And the tarragon flavor is not something I’d seen anywhere else (a local shopping the aisle recommend it to me). I loved it and would definitely restock on my next visit.
7. Mozart Balls Souvenirs
While you can only find the original Furst Mozart balls in Salzburg, you’ll find the copycat versions everywhere else in Austria– at gift shops, train stations, the airport, and of course at the supermarket.
What exactly is a Mozart ball? Conveniently, a visual is provided right on the packaging. A green pistachio, marzipan core is covered with layers of nougat and chocolate, then wrapped up in shiny foil featuring Mozart’s portrait.
8. Austrian Kitsch Souvenirs in Vienna
While Vienna holds true to traditions, it also has a lighter side. I found a great shop, Kettner (read about it in my post here), that stocks tongue-in-cheek examples of classic “Austrian” motifs, like stag-covered ties and flasks, tee shirts and slippers emblazoned with clever German phrases and wood carvings featuring contemplative Austrian huntsmen.
It’s a fun shop to explore no matter what your budget– you’ll find items ranging from an inexpensive, kitschy belt-buckle to a pricey, expertly made hunting jacket.
9. Local Austrian Schnapps Souvenir
If you associate schnapps with the cheap peppermint stuff you may have drunk at college parties, you haven’t tried real Austrian Schnapps. Schnapps are a type of brandy made with fruit picked at the height of the season, often made in small batches by artisanal producers.
Visit a local liquor shop and ask for unique flavors of schnapps not exported outside of Austria.
10. Manner Cookies Souvenir
I love Manner cookies so much that I wrote an entire post on them here. Back in 1898 Josef Manner, outraged that the average Austrian citizen could not afford to buy chocolate, came up with the brilliant motto “chocolate for everyone” and created Manner Original Neapolitan Wafers.
To ensure everyone could afford to buy a cookie, Manner originally sold them individually. The wafer cookies have followed the same basic recipe for over a hundred years, sandwiching a luscious hazelnut-chocolate cream filling in five layers of crispy, paper-thin wafers.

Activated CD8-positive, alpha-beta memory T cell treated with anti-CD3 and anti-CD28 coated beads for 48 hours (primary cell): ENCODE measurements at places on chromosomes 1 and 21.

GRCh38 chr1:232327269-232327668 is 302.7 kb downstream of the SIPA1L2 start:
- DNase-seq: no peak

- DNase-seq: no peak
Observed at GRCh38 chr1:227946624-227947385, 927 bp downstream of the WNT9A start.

There are freestanding stores in both Vienna and conveniently at the airport.
11. Bespoke Men’s Clothing
While other European cities have slowly replaced all their local craftsmen with high street retailers, Vienna has managed to forsake passing fads and hold onto its bespoke men’s stores.
This commitment to tradition is evident on the streets of Vienna– where even a casually dressed man will look just a little more pulled together than some of his European counterparts. Vienna is a great city for men looking to bring home a stylish souvenir.
12. A Viennese Antique for a one of a kind Souvenir
The antiques district in Vienna is incredibly fun to shop (or just window shop). The antiques are gorgeous and the jewelry especially is a standout.
13. Souvenirs from Viennese Christmas Markets
If you visit Vienna in late November through the Christmas holidays, you’ve hit the jackpot. I have an obsession with Vienna’s many Christmas market snd hacve written extensively on them.
14. Vintage Souvenirs and Shopping in Spittelberg
If antiquing is too spendy for your budget, head to the cool indie neighborhood of Spittelberg for more affordable options. In Spittelberg, small indie boutiques and vintage shops reign.
Spittelberg is in Vienna’s 7th district, just outside the ringstrasse. It’s often called a “village in the city” for its elegant Biedermeier styled buildings, romantic cobblestone alleys and neighborhood feel.
Spittelberg an easy walk from the center but if temperatures dip you can also hop on the u-bahn (get off at the Volkstheater station).
15. A Vienna Souvenir for your Dog
One quirky thing I noticed about Vienna was how beautiful and well-behaved all the dogs were (I wrote a post about it here!). In Vienna dogs are permitted in many restaurants and bars and it only adds to the atmosphere.
In Vienna, these well taken care of dogs have great shopping options– I loved the locally made collars at this Viennese pet boutique.
Have you been to Vienna? What are your favorite souvenirs?